These Places In Between

viva la vida

Since my last entry we have continued riding through the state of Oaxaca.  We’ spent a total of 26 days here, a little bit of everything has happened and we’ve loved it all.

View the photos that belong with this post here

17th September – Oaxaca to Miahuatlan

The morning we left the city of Oaxaca we got up early, and ate breakfast with Victor who had been hosting us for that week, in true Victor style we drank about 3 cups of hot chocolate each, along with a whole loaf of Pan de Yema (egg yolk bread) which was the size of my head . Victor said that we were welcome to stay with him forever, so he was pretty sad that we left after a week! Our friend Nemuel who we’d met on the road a week before came to meet us to cycle us our of the city, this was great as we got to bypass the chaotic morning traffic, and ride in style with our lovely friend, before saying goodbye. Nemuel is a special soul, very pensive and has a lot to say, our chance encounter on the road was a lucky one. 20km out of the city he bid us goodbye, but not before he made us hold hands and he said some sort of prayer for us whilst smoking a doob, it went something like this, “thank you for letting me cross paths with these two amazing people, and for the time we have had, please look after them, and, and….. I’m high, that’s it!” And with that Leah and I rode off into the countryside, we cycled 105km that day through the countryside, rolling hills before making it to the small town of Miahuatlan. The town itself was like many we have been through, chaotic and narrow streets, sort of overwhelming when you are tired and a bit disorientated. We were being hosted by a warmshowers host called Eduardo. He was not a cyclist himself but he was a keen motorcyclist and traveller, he had spent time living in India and had ridden a motorbike across some very high passes in Nepal and India, and he had lots of admiration of cycle tourist. Eduardo’s mum made us dinner and I sat and chatted to his dad about the indigenous Zapotec people and their culture, before witnessing the most amazing sunset from the roof of their house.017

18th September -Miahuatlan to San Jose del Pacifico Eduardo had a friend visiting from Brazil, Victor and Eduardo had met when they were both working in India, and Victor had planned to visit some of the tourist sites that we were heading for, so we made plans to meet up at our destination later that day. The road that day was completely up-hill, and would have felt challenging if it wasn’t for the amazing views and great road side food stops. As we headed up into the mountain forests it became rainy and very cold, and we were relived to make to San Jose just before dark.  Eduardo and Victor arrived at the same time as us, but on a motor bike, and we all decided to share a log cabin together.

19th September – San Jose del Pacifico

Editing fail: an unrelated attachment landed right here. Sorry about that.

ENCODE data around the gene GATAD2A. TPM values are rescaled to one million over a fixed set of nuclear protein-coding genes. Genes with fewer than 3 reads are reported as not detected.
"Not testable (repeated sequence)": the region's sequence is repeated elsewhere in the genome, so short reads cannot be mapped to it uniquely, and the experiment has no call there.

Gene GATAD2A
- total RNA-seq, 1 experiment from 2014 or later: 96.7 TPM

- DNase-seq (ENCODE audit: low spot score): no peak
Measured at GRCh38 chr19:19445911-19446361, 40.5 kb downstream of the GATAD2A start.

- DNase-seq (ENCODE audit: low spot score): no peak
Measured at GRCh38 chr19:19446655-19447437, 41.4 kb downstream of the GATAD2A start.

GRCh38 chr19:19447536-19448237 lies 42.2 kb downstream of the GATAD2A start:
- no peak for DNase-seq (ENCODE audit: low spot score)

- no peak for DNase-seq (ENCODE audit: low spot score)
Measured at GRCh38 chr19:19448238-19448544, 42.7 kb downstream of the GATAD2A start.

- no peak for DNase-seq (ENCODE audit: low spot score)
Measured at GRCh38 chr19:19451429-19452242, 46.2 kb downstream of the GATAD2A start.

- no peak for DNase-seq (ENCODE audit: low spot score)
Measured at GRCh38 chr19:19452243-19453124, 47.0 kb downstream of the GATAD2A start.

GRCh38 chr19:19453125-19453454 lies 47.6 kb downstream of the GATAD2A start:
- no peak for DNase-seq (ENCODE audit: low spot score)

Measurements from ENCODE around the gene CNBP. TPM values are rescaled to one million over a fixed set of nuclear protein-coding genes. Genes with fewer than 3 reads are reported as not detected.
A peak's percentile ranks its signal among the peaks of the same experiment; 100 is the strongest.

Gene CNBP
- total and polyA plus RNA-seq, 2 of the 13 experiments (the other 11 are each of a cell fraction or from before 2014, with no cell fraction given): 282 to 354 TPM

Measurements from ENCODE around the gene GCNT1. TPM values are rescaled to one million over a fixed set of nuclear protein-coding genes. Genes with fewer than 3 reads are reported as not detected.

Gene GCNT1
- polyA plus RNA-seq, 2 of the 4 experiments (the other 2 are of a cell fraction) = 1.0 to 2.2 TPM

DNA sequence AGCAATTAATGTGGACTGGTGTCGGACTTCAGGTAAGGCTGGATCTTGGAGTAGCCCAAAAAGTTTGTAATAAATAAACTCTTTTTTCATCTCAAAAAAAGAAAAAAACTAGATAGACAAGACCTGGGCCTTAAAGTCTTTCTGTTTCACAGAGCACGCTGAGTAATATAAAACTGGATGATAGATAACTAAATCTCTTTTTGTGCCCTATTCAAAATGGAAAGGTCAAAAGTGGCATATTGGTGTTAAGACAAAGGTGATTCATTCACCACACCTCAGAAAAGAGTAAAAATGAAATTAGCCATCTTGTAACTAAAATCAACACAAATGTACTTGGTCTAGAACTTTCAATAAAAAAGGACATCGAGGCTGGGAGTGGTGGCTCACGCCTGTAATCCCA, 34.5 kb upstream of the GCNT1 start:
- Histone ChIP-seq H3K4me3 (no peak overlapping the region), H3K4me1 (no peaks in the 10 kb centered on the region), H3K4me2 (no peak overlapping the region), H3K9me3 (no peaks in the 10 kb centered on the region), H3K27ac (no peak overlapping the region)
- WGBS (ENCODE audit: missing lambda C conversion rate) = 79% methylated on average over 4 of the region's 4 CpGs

San Jose is one of those hippy places with lots of references to fairies and dwarves, and is famed as a place for taking magic mushrooms due to being located in a mountain forest with plenty of rainfall. Because of this there were plenty of straggly haired hippies wandering around, but instead of joining them on their ‘trip’ we headed further into the forest to a place known to Eduardo. We stayed at ‘El Refugio’ which is actually a drug and alcohol charity run rehab centre deep in the forest. Eduardo’s family had been supporting ‘El Refugio’ for many years and he knew the family that ran the place. There were not many residents staying at El Refugio as the people who run it take a break for several weeks a year, this meant that there was space for the four of us to stay in one of the log cabins, we took some walks through the forest and then sheltered from the rain in the cabin and made a big fire.

20th September San Jose del Pacifico to El Mirador

The reason we had wanted to stay in San Jose another day was because El Refugio had a temazcal. A temazcal is a little clay circular hut, there is a space in the middle where you place very hot stones. People sit in a circle around the edge of the hut, someone then takes a leafy branch and places it in a bucket with water and then flicks the water into the middle of the hot stones, creating steam. To make our temazcal involved a lot of work. The night before we prepared by bringing lots of fire wood over to the hut, and then other people (there were some remaining rehabilitation residents at El Refugio) helped by collecting huge rocks from the forest. That morning we got up at 5am to carry wood and rocks, along with the residents of El Refugio, the wood and rocks were then placed in a special order, and then the wood set on fire. What then happens is that over the course of 2 hours the rocks are heated up so much that they are glowing red. This means the temazcal process is ready. We sat in the little clay hut whilst someone bought in the hot rocks with giant tongs. The temazcal lasted for 2 hours in total, it was a bit like a sauna, the result was that my skin felt so soft for about a week afterwards.

Leah and I were keen to make it down off the mountain that day, so after the temazcal the four of us went back to San Jose del Pacifico and ate some food together before the boys headed off on the motor bike and we set off on our bikes.

A stroke of luck